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Darth Maul costume

Comments OffMay 24, 2018  ·  in   ·  by admin

We all know that the Sith are a pain in the proverbial for the Jedi, but what about the poor costume makers?!
This is not a costume for the faint hearted, or the weak armed (the finished item weighs the equivalent of about five sacks of potatoes!) but on the other hand, I certainly feel a sense of accomplishment!
So why is it such a difficult costume?
The under tunic is made from a fine-weave black linen, lined with the same black linen for strength, although this isn’t visible. I then added the darts at the waist and shoulders, front and back, and created the piped collar with the five detail stitch lines growing visibly closer to one another at the chest front. The under tunic then fastens with two black hooks and bars, and the finished product finishes level with the back of the knee and is split up the side to 11cm from armhole.
The tunic is made from a medium/heavy weight black linen. The body is lined with black satin, where as the sleeves are partially unlined. The tunic features a sloped neck with long sleeves that pleat at the tops where they meet the armholes! There are then dart pleats on the lower arms that create a puffed sleeve, and finally the pleats are then lined for comfort. The tunic features slits up the side, and there is also one long sash that goes around the neck and hangs down each side with two further short sashes which hang from the waist. These sashes are made from crinkle black/green silk and are lined with black satin, with the neck sash then permanently attached to the tunic. The back of the tunic has the cut out rectangle up to the waist, with the back flap section lined with black satin. This was a real nightmare to work out but it looks great.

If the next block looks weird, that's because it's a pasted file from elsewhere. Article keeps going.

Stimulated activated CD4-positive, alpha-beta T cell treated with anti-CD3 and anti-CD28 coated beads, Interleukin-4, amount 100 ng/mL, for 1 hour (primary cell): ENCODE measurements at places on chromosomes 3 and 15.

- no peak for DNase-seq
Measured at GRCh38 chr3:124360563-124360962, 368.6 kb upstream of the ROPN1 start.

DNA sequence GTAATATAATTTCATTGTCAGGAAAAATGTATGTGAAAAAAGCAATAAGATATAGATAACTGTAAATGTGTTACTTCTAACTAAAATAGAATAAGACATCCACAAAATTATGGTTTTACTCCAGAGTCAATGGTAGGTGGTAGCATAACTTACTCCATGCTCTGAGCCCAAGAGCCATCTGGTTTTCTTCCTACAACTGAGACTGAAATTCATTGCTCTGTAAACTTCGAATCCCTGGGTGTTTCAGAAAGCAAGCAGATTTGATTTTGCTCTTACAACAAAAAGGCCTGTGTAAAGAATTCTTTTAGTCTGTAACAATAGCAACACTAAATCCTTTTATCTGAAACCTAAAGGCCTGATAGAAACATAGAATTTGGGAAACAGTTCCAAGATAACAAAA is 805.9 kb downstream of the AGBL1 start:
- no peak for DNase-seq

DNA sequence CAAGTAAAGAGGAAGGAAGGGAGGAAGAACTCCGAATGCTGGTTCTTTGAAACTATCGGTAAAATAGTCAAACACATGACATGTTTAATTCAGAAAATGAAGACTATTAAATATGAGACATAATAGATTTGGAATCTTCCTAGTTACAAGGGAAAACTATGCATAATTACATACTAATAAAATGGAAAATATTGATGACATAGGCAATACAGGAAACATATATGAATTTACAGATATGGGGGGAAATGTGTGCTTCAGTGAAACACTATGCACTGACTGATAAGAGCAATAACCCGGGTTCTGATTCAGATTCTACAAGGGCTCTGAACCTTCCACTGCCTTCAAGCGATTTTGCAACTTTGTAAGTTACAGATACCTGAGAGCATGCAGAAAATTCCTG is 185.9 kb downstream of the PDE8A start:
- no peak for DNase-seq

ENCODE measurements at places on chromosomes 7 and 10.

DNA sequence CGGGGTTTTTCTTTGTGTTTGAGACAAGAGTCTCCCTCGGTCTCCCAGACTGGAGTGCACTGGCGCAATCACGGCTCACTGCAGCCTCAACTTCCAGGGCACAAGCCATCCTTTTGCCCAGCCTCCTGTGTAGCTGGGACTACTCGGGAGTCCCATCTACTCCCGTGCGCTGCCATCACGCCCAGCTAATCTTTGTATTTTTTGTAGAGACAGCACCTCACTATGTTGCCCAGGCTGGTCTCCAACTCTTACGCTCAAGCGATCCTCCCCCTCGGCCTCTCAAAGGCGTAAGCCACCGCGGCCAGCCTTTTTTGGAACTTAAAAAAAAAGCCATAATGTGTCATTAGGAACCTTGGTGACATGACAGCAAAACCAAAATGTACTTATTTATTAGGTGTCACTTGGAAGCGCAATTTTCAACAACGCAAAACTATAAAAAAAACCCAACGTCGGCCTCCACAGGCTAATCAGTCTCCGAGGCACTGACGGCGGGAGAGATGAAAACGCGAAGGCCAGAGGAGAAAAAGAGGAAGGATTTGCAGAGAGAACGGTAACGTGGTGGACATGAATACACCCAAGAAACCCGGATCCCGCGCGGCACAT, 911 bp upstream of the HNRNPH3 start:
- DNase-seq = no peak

The belt is made from soft black clothing leather (this isn’t easy as it is extremely difficult to find a hide long enough to make the back belt without joining the leather, however, luckily this belt only needs to fit a 36” waist!). The belt is then lined with black satin and is also stiffened with a gauze to stop it from creasing and rolling over. This belt fastens at the side, then hanging from the front is a wide sash made of green/black crinkle silk and lined with black satin.
In total, the outer belt is made up from four strips of leather dyed black and finished to a satin gloss. These strips are riveted together using a back strip and small black rivets and across the back is a solid strip which velcros fastened.
The Covertec clip should ideally be permanently fastened open in order to allow for the quick withdrawal of the weapon, however, as we don’t want to loose our weapon, we are hoping to simulate this effect instead.
For the trousers I managed to find a black woven fabric with a blue fleck. The trousers are baggy and have an inserted gusset panel, for extra flexibility, and a draw-string waist. There are also Lycra foot stirrups which help when putting the boots on.
The Robe (a.k.a. – my nemesis!) is made from loosely woven black fabric, with the upper body and sleeves lined while the pleated section remains unlined. The upper yoke section then joins to the pleating and the collar itself is slopped, fastening with a fur hook and bar.
The robe has very long box sleeves with arm slits and there is a slight easing of the shoulder seam to give that puffed look. The robe poses the most tiring aspect of the costume with 200 pleats stretching around the robe (phew), which seemed to take forever and are part of the reason for the costumes immense weight (there are 200 as this is the width I needed to fit the wearer) Finally, the robe features a large unlined hood with a centre seam.
The Boots – These boots are original Frank Thomas Titan 101s. Many thanks to a friend in Ireland who sold them onto me.
All the hard work has paid off though as the costume looks fantastic.

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